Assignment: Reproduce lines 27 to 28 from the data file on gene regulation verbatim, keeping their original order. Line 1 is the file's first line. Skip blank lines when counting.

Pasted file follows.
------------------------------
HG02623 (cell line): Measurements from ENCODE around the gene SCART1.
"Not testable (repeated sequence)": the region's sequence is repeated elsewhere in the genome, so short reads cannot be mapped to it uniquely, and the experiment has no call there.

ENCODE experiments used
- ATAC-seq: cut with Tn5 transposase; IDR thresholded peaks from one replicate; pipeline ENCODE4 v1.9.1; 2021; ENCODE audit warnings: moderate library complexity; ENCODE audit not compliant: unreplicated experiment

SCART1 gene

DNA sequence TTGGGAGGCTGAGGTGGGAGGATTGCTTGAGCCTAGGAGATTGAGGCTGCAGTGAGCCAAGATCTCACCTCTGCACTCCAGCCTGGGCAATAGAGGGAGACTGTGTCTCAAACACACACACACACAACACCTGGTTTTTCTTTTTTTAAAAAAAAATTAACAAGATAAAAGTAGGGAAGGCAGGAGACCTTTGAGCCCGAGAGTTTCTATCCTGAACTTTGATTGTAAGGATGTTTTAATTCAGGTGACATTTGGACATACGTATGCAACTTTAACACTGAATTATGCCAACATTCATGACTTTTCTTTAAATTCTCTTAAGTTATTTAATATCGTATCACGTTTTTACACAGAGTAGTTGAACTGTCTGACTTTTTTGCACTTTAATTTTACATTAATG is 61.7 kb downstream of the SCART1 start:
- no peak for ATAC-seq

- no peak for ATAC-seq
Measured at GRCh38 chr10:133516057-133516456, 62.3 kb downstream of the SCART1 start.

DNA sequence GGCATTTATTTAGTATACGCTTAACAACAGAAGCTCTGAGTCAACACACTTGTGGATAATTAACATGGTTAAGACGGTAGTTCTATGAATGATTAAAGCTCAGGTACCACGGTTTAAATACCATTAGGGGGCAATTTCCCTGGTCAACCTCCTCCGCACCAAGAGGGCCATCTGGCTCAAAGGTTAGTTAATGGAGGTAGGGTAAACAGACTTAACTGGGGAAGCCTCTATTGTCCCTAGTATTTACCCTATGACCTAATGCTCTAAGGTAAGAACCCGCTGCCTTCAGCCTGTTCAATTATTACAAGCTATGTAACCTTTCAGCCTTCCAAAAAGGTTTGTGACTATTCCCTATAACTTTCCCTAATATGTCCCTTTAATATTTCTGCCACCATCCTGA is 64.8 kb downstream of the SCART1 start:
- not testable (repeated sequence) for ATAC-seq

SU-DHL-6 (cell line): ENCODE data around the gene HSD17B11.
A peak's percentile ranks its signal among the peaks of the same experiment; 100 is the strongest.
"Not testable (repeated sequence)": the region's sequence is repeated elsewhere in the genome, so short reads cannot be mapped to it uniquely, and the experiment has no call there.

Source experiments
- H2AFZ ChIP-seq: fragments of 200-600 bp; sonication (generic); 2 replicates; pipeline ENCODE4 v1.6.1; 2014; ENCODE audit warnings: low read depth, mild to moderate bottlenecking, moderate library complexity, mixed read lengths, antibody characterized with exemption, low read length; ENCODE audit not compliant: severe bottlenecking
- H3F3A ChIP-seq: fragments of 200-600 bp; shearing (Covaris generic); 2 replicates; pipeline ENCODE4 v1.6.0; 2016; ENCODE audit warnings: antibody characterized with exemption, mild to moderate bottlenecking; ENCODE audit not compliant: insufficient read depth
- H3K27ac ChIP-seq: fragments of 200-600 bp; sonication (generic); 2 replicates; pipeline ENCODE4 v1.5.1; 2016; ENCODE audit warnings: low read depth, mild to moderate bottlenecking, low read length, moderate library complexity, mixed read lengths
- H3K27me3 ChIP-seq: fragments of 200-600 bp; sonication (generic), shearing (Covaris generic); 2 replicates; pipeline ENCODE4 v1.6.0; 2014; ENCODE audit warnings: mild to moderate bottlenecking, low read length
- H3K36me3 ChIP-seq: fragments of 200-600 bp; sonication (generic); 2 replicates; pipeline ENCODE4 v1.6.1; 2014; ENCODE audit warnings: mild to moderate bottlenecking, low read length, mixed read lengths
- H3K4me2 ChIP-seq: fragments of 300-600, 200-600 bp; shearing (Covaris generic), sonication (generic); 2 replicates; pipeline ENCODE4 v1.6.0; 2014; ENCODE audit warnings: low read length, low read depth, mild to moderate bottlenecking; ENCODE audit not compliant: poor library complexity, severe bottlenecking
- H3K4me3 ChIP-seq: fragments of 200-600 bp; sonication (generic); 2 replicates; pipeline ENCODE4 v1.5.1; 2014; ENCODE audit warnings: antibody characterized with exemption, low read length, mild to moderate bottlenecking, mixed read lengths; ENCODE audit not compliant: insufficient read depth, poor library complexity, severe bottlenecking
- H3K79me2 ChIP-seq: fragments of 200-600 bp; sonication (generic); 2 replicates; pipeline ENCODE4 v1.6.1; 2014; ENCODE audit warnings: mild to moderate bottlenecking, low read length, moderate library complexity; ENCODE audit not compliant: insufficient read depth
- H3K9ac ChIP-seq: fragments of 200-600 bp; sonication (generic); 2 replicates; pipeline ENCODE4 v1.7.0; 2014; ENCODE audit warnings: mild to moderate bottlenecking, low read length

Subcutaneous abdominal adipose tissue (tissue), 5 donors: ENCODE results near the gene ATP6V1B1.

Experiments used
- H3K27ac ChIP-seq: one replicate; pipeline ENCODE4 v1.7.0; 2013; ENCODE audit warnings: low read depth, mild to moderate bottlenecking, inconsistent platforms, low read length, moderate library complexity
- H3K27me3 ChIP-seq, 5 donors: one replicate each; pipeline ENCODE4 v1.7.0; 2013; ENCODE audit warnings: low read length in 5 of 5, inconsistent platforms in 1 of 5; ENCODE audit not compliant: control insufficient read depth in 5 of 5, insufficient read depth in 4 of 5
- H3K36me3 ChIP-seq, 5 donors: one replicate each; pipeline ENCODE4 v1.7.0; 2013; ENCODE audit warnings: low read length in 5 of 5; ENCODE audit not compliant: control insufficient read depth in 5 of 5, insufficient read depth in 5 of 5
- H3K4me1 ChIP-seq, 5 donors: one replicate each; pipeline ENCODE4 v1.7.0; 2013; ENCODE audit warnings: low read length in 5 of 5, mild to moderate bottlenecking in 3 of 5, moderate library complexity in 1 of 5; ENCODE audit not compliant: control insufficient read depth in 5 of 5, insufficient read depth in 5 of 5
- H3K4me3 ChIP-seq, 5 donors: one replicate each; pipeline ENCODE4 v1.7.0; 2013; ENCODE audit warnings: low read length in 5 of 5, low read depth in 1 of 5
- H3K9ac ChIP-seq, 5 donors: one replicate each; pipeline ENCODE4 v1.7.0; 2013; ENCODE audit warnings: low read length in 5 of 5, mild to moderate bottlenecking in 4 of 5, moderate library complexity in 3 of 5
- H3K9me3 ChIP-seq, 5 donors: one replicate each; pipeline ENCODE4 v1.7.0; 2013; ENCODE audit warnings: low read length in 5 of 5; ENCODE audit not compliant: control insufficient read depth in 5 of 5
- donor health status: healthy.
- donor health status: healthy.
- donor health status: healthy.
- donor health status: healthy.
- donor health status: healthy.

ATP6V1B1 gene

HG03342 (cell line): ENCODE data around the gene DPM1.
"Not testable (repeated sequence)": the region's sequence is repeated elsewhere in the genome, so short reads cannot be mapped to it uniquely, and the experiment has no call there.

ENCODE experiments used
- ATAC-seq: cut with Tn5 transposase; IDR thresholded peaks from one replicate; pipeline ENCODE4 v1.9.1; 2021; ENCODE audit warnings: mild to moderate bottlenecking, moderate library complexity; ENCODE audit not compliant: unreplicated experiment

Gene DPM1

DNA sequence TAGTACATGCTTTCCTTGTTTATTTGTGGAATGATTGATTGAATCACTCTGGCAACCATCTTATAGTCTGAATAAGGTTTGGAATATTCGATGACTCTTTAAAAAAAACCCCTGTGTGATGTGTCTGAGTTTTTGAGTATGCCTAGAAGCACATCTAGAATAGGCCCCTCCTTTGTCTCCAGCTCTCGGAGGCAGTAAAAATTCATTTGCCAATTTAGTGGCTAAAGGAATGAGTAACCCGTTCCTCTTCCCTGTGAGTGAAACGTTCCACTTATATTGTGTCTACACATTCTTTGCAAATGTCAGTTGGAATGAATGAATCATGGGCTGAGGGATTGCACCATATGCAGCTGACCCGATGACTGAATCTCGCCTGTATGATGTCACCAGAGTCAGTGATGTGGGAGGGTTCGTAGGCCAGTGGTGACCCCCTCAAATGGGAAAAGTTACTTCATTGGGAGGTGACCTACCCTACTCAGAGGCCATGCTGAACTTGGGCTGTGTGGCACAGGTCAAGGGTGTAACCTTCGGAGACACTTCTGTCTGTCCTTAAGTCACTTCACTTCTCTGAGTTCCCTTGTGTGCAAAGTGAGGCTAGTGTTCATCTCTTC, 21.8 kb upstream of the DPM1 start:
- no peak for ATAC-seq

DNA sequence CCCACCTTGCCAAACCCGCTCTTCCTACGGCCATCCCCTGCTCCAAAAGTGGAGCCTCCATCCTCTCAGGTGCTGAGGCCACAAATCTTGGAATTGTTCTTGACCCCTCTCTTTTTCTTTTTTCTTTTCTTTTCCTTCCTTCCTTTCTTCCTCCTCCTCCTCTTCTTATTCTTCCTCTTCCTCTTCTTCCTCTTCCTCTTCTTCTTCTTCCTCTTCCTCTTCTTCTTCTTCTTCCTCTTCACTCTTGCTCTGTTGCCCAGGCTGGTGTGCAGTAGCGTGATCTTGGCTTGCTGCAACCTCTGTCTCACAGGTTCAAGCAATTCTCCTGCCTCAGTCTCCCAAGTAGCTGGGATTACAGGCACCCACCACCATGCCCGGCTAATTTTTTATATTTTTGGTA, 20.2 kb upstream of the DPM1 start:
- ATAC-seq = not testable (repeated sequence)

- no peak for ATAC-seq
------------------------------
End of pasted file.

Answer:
- H3K27ac ChIP-seq: one replicate; pipeline ENCODE4 v1.7.0; 2013; ENCODE audit warnings: low read depth, mild to moderate bottlenecking, inconsistent platforms, low read length, moderate library complexity
- H3K27me3 ChIP-seq, 5 donors: one replicate each; pipeline ENCODE4 v1.7.0; 2013; ENCODE audit warnings: low read length in 5 of 5, inconsistent platforms in 1 of 5; ENCODE audit not compliant: control insufficient read depth in 5 of 5, insufficient read depth in 4 of 5